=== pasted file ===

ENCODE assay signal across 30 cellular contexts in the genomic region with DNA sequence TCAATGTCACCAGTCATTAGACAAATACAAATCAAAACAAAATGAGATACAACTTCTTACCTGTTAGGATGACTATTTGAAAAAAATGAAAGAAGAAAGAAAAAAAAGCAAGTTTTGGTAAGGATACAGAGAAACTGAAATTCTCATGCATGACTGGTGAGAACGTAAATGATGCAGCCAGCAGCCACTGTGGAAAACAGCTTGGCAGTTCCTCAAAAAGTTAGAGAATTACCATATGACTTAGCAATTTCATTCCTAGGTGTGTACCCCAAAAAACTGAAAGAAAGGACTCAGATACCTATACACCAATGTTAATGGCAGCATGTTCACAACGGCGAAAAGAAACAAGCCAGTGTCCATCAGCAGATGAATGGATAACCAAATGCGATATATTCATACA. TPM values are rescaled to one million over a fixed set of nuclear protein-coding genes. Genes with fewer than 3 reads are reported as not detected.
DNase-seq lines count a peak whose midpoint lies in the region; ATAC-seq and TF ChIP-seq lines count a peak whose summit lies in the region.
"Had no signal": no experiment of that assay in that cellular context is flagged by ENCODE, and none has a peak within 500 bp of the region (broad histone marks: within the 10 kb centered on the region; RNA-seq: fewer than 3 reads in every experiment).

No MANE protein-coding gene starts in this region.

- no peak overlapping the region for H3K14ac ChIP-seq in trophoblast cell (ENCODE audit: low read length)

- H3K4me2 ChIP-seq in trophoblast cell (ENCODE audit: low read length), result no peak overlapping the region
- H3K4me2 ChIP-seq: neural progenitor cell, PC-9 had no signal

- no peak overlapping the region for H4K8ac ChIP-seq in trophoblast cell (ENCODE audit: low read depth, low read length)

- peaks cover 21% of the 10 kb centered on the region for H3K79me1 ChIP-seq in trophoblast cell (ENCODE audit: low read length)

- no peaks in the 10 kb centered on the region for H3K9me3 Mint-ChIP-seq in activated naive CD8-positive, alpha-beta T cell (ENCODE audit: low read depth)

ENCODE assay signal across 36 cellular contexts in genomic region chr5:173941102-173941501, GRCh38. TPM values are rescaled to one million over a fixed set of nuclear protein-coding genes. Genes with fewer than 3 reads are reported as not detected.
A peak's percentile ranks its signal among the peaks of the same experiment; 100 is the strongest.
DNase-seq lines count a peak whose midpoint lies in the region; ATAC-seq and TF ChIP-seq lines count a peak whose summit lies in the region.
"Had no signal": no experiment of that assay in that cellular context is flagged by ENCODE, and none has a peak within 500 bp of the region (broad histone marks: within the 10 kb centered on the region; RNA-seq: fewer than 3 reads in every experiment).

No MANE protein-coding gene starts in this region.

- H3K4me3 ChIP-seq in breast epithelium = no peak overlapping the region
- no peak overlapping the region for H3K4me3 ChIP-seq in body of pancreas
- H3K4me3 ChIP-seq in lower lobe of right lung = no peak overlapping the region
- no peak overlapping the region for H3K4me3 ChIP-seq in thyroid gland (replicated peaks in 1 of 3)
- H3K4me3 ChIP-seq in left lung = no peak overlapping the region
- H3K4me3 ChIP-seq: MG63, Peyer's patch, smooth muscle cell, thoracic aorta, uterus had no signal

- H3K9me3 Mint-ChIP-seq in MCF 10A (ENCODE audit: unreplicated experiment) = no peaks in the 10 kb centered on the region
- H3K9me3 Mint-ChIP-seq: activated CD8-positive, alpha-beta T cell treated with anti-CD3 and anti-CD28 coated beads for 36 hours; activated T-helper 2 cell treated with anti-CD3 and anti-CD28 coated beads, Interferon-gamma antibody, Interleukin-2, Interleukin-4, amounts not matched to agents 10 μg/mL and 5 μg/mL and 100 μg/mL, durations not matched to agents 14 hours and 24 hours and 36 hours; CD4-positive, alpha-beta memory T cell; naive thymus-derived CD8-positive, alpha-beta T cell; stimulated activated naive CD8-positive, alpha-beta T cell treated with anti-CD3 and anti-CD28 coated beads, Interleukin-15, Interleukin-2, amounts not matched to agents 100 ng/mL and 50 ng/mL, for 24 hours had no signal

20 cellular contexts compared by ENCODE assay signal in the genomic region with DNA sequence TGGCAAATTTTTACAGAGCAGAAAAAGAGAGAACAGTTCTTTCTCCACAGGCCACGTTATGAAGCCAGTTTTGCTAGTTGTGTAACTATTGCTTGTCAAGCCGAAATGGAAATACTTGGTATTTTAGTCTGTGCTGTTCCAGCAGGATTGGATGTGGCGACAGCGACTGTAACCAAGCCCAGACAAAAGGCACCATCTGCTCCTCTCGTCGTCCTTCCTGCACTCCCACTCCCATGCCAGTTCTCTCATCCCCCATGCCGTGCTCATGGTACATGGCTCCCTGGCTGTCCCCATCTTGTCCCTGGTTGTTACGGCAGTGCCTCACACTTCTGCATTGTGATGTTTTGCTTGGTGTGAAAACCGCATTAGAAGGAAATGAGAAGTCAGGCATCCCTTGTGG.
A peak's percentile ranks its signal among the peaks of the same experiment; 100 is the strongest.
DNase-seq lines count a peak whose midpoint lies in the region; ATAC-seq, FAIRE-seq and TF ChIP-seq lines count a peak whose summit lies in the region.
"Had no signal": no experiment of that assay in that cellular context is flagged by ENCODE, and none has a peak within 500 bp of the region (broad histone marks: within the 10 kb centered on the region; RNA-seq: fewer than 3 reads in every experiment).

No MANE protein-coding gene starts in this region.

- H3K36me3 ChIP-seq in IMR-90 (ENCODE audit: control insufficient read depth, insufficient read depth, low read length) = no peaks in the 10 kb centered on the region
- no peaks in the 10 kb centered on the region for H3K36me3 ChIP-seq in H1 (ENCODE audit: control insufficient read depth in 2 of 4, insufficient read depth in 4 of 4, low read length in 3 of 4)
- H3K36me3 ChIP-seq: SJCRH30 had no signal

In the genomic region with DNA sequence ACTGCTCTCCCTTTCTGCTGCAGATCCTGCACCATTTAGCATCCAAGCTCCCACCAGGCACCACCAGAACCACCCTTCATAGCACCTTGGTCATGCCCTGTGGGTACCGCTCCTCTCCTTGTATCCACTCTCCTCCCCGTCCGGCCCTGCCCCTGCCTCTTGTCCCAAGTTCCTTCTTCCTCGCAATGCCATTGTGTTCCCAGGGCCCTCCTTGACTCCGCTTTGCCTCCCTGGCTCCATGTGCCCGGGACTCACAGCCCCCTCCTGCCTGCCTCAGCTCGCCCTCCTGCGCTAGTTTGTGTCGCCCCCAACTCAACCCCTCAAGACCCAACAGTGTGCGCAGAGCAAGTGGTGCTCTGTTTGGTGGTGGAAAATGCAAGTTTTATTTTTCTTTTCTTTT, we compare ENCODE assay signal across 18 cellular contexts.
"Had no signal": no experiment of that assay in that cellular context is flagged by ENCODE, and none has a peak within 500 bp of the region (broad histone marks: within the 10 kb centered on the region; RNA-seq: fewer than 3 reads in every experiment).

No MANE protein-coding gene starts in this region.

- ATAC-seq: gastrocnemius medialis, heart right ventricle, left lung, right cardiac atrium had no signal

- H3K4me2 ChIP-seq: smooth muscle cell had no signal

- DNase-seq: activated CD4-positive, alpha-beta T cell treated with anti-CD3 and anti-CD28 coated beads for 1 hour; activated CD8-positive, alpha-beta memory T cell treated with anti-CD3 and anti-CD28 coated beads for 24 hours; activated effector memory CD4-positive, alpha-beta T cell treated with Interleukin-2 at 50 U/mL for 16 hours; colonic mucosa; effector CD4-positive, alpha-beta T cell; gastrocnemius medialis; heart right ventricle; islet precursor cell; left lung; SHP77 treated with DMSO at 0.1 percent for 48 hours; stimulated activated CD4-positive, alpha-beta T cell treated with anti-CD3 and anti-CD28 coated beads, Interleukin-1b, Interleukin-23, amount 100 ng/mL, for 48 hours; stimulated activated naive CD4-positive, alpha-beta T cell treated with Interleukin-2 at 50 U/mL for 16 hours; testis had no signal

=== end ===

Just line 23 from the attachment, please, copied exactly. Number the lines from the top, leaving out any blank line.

- H3K9me3 Mint-ChIP-seq: activated CD8-positive, alpha-beta T cell treated with anti-CD3 and anti-CD28 coated beads for 36 hours; activated T-helper 2 cell treated with anti-CD3 and anti-CD28 coated beads, Interferon-gamma antibody, Interleukin-2, Interleukin-4, amounts not matched to agents 10 μg/mL and 5 μg/mL and 100 μg/mL, durations not matched to agents 14 hours and 24 hours and 36 hours; CD4-positive, alpha-beta memory T cell; naive thymus-derived CD8-positive, alpha-beta T cell; stimulated activated naive CD8-positive, alpha-beta T cell treated with anti-CD3 and anti-CD28 coated beads, Interleukin-15, Interleukin-2, amounts not matched to agents 100 ng/mL and 50 ng/mL, for 24 hours had no signal